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Home > Depression > Treatment
Depression, Not Just a Bad Mood Depression

Depression is a psychiatric disorder that is characterized by extreme feelings of sadness, anehedonia (or loss of pleasure), guilt, helplessness or hopelessness, an inability to concentrate, an increase or decrease of appetite, and thoughts of death. Depressive illness often interferes with an individual's normal functioning and often goes without being diagnosed for long periods of time causing a lot of problems for the both the individual with the illness and those around them.
Depression involves the body, mood and thoughts. It affects the way a person eats and sleeps, the way one feels about themselves and the way one approaches life in general.

 
Quick Facts   Symptoms
Types of Depression   Causes of Depression  
Depression in Women   Depression in Men  
Depression in the Elderly Depression in Children  
Treatment   Help For Depression  
 
Treatment
Diagnosis
In order to properly diagnosis an individual with depression, they need a thorough physical examination completed by a physician. There are medications as well as certain medical conditions that can mimic or create the same symptoms as depression; however, this may not be a depressive syndrome. If a physical cause for the depression is ruled out, a psychological evaluation should be done, by the physician or by referral to a psychiatrist or psychologist.

A good diagnostic evaluation will include a complete history of symptoms, i.e., when they started, how long they have lasted, how severe they are, whether the patient had them before and, if so, whether the symptoms were treated and what treatment was given. The doctor should ask about alcohol and drug use, and if the patient has thoughts about death or suicide. Further, a history should include questions about whether other family members have had a depressive illness and, if treated, what treatments they may have received and which were effective.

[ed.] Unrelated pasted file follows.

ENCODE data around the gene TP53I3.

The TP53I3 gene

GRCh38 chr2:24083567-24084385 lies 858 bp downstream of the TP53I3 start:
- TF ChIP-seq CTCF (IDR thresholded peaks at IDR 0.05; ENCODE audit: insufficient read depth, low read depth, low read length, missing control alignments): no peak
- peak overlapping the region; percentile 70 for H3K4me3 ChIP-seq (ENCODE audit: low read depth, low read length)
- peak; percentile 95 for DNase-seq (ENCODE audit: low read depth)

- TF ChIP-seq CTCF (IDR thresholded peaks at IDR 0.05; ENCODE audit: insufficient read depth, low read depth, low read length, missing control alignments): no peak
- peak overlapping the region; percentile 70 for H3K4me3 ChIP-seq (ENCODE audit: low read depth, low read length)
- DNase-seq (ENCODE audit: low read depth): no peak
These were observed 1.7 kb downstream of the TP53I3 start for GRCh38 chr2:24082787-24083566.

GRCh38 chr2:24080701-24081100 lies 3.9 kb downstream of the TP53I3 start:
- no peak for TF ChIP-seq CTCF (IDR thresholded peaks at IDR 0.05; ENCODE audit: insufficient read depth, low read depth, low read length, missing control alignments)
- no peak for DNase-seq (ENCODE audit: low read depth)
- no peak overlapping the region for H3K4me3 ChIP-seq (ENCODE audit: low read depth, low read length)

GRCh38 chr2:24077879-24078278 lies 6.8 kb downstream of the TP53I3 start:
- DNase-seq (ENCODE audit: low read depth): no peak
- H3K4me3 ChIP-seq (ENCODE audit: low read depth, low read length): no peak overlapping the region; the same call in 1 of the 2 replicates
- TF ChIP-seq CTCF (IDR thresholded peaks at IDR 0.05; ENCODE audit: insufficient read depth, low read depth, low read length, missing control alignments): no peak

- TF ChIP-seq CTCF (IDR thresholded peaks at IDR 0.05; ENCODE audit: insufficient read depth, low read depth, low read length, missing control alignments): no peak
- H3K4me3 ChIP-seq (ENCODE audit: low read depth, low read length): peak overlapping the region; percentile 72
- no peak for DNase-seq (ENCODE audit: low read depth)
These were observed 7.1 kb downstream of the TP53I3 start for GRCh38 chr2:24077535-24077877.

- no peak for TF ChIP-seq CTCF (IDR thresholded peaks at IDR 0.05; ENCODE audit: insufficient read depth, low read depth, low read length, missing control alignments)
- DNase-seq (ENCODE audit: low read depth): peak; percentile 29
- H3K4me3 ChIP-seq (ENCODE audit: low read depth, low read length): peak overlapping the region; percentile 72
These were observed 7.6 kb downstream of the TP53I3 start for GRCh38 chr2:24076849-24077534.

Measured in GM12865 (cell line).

Last, a diagnostic evaluation should include a mental status examination to determine if speech or thought patterns or memory have been affected, as sometimes happens in the case of a depressive or manic-depressive illness. Treatment choice will depend on the outcome of the evaluation. There are a variety of antidepressant medications and psychotherapies that can be used to treat depressive disorders.

Some people with milder forms may do well with psychotherapy alone. People with moderate to severe depression most often benefit from antidepressants. Most do best with combined treatment: medication to gain relatively quick symptom relief and psychotherapy to learn more effective ways to deal with life's problems, including depression. Depending on the patient's diagnosis and severity of symptoms, the therapist may prescribe medication and/or one of the several forms of psychotherapy that have proven effective for depression.

Electroconvulsive therapy (ECT) is useful; particularly for individuals whose depression is severe or life threatening or who cannot take antidepressant medication. ECT often is effective in cases where antidepressant medications do not provide sufficient relief of symptoms. In recent years, ECT has been much improved. A muscle relaxant is given before treatment, which is done under brief anesthesia. Electrodes are placed at precise locations on the head to deliver electrical impulses. The stimulation causes a brief (about 30 seconds) seizure within the brain. The person receiving ECT does not consciously experience the electrical stimulus. For full therapeutic benefit, at least several sessions of ECT, typically given at the rate of three per week, are required.

Know More About Treatment...
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Herbal Therapy
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Depression
Bipolar Disorder
Anxiety Disorders
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Obsessive Disorder
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